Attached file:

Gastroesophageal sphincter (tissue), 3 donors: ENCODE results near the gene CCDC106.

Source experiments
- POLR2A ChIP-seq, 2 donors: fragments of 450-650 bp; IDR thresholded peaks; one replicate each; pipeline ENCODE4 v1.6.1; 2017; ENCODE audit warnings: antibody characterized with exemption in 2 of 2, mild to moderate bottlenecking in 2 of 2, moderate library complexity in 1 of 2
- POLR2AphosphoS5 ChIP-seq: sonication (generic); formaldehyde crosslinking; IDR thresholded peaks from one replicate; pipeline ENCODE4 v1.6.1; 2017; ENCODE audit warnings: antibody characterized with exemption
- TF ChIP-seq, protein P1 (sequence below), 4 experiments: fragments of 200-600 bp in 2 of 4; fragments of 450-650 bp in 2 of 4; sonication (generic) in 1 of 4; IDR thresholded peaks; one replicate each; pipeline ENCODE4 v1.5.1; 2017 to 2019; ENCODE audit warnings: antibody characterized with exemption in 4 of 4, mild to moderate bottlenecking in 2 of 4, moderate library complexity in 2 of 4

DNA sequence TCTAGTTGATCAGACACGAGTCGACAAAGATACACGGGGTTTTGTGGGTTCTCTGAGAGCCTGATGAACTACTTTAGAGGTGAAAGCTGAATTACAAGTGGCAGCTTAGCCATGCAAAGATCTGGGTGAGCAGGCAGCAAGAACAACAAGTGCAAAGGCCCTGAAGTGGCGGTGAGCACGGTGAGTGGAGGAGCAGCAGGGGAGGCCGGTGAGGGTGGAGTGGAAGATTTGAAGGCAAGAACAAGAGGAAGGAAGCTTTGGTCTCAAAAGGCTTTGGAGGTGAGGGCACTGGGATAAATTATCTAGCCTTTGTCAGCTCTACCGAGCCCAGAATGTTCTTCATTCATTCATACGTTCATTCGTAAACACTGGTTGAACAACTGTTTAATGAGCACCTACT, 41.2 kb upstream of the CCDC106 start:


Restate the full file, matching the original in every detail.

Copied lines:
Gastroesophageal sphincter (tissue), 3 donors: ENCODE results near the gene CCDC106.

Source experiments
- POLR2A ChIP-seq, 2 donors: fragments of 450-650 bp; IDR thresholded peaks; one replicate each; pipeline ENCODE4 v1.6.1; 2017; ENCODE audit warnings: antibody characterized with exemption in 2 of 2, mild to moderate bottlenecking in 2 of 2, moderate library complexity in 1 of 2
- POLR2AphosphoS5 ChIP-seq: sonication (generic); formaldehyde crosslinking; IDR thresholded peaks from one replicate; pipeline ENCODE4 v1.6.1; 2017; ENCODE audit warnings: antibody characterized with exemption
- TF ChIP-seq, protein P1 (sequence below), 4 experiments: fragments of 200-600 bp in 2 of 4; fragments of 450-650 bp in 2 of 4; sonication (generic) in 1 of 4; IDR thresholded peaks; one replicate each; pipeline ENCODE4 v1.5.1; 2017 to 2019; ENCODE audit warnings: antibody characterized with exemption in 4 of 4, mild to moderate bottlenecking in 2 of 4, moderate library complexity in 2 of 4

DNA sequence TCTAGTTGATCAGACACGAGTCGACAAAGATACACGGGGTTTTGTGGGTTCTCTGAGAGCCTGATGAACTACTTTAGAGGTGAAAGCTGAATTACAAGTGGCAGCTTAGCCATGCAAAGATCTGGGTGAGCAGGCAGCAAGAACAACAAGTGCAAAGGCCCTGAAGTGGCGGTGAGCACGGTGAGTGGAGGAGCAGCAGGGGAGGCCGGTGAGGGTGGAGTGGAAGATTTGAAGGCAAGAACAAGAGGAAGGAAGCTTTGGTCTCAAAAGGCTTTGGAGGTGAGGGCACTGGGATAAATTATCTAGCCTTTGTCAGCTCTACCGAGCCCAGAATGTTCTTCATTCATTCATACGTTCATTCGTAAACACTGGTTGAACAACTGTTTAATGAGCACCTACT, 41.2 kb upstream of the CCDC106 start: